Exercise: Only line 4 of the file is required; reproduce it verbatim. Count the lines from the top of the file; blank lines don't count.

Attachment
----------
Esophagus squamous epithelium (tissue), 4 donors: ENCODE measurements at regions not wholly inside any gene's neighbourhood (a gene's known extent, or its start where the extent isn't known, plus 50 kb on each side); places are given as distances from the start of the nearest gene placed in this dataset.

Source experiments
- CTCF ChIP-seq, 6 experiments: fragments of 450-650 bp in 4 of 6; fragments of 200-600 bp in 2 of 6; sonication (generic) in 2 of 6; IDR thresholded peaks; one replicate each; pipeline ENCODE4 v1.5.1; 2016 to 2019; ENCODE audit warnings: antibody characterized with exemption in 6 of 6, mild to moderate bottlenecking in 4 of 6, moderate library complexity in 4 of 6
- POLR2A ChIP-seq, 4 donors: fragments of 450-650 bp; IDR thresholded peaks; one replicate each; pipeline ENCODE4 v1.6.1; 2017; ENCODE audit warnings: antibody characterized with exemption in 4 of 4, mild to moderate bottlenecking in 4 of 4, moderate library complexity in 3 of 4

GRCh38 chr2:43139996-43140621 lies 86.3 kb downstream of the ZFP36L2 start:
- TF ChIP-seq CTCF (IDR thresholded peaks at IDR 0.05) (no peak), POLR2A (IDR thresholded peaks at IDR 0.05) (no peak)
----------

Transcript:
- POLR2A ChIP-seq, 4 donors: fragments of 450-650 bp; IDR thresholded peaks; one replicate each; pipeline ENCODE4 v1.6.1; 2017; ENCODE audit warnings: antibody characterized with exemption in 4 of 4, mild to moderate bottlenecking in 4 of 4, moderate library complexity in 3 of 4